Posts Tagged ‘iPhone’

iPod Touch Pushing the Mobile Web

Friday, September 14th, 2007

As most know, Apple released a new line up of iPods, and possibly a major improvement for the mobile web.

The iPod Touch is essentially the iPhone without the cellular radios. It has the same WiFi, runs the same operating system, and has many of the same programs. Most important is Safari Mobile.

A major stumbling block to the mobile web is the crappy and disparate browsers. Most don’t do very well with HTML, or, worse, only work with WAP. Programs like Opera Mini and the S60 Browser from Nokia have made great inroads for the mobile web. The release of the iPhone improve user interaction with the web in the mobile space.

Now the iPod touch will bring Safari Mobile to a more ubiquitous space. In a comment on The good, the bad, and the ugly – iPhone edition, I claimed that Safari would never be another Internet Explorer. I stand firm on that, as Safari Mobile is still niche, but it stands to be a much bigger play (and possibly nuisance if these iPhone-only sites perpetuate).

Whatever the case, the mobile web has no become more ubiquitous. I know for certain that I’d pull out my iPod Touch (if I had one) to browse the web with long before I’d reach for my mobile phone. The only drawback is the lack of a cellular radio. If Apple could work out some 3G radio for the iPod Touch to deliver data only and provide it with a very cheap contract, the mobile web landscape would change drastically.

iUI Makes iPhone Development Easier

Friday, August 17th, 2007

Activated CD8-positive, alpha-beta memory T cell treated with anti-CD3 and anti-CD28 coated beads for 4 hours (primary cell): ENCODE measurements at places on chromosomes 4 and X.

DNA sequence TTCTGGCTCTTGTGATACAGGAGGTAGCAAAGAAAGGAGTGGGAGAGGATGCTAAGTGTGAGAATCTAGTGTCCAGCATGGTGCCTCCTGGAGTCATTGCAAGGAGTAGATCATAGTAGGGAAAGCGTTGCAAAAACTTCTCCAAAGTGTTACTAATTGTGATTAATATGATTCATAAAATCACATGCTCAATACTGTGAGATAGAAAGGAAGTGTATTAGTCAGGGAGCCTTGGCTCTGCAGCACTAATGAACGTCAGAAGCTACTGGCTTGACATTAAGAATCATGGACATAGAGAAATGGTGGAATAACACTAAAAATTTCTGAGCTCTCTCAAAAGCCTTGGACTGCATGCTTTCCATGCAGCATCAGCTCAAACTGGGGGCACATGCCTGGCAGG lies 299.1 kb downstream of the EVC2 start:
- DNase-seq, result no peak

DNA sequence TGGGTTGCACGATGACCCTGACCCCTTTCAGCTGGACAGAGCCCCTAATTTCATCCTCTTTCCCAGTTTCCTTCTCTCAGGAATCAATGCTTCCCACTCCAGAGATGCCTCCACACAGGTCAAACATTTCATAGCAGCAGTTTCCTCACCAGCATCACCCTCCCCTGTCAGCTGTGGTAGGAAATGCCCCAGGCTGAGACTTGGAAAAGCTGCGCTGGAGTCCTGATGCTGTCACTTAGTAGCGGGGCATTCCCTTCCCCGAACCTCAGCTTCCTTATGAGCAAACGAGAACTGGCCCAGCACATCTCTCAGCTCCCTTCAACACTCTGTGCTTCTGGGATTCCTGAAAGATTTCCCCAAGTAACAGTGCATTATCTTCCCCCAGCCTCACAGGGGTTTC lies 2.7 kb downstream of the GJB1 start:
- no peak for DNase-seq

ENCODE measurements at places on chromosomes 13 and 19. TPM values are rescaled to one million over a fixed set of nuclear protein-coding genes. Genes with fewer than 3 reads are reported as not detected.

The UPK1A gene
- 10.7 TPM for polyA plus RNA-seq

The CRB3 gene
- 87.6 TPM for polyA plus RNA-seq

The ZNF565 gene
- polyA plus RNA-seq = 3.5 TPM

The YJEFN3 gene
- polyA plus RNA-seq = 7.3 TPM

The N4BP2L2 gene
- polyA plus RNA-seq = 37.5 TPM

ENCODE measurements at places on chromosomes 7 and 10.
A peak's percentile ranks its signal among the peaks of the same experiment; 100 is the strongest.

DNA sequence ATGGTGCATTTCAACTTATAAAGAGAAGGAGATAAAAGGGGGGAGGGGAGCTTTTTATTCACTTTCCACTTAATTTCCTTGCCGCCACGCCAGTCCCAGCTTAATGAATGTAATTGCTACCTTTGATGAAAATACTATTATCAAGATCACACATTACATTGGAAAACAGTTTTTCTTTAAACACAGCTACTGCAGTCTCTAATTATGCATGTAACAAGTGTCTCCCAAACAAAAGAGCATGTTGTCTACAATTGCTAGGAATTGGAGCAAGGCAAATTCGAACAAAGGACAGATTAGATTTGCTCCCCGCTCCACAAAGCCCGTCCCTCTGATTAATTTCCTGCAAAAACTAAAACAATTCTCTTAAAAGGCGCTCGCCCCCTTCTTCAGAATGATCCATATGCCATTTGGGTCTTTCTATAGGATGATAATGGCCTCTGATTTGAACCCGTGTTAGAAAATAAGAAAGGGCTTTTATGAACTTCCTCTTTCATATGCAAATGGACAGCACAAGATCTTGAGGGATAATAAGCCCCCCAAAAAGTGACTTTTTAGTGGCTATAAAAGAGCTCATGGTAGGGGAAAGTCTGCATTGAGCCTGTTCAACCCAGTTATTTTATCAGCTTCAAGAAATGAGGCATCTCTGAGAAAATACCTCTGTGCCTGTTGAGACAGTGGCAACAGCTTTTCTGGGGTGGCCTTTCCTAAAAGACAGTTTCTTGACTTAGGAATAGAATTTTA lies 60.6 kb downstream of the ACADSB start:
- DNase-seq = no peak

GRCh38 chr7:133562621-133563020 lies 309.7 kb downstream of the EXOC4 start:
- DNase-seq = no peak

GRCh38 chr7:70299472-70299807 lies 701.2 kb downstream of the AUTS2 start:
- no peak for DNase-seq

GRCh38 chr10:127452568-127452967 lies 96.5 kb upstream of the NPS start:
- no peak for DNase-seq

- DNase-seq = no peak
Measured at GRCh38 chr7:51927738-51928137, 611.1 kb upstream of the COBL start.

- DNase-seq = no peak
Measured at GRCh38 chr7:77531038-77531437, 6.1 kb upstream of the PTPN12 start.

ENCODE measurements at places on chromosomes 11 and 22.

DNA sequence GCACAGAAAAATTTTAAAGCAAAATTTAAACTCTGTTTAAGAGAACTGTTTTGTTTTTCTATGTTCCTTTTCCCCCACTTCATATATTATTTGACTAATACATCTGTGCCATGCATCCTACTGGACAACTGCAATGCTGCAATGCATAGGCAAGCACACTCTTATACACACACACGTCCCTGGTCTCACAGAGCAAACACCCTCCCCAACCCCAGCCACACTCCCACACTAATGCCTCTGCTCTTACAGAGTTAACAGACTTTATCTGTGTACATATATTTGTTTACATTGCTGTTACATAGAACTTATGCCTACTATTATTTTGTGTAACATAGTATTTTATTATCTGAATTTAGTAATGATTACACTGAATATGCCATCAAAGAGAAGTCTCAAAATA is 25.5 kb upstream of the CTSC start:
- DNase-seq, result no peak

The iPhone was a little less exciting when Apple revealed that web apps were the only way developers could write applications for the iPhone. While committed folks eventually opened the phone up for third-party applications, some interesting stuff was happening on the web application front. It’s called iUI.

iUI is a JavaScript framework to make coding pages for the iPhone really easy. Joe Hewitt’s (of FireFox, FireBug, and FaceBook fame) small JavaScript library can transform simple lists and links into an experience much like a regular iPhone application.

iUI uses many CSS3 properties with images ripped from the iPhone itself to create the distinctive interface, complete with sliding animations and Ajax page replacement. He points out in a Y!UI Theater video that Safari Mobile lacks many events found on regular browsers due to lack of ways to input those events on a touch screen, as well as having no mechanism to access flicks used to scroll in native applications.

Despite the limitations, knowing such an easy to use solution makes me want to download TestiPhone and write something for iPhone, even though I don’t own an iPhone. I would take Eric Meyer’s concerns into account, however.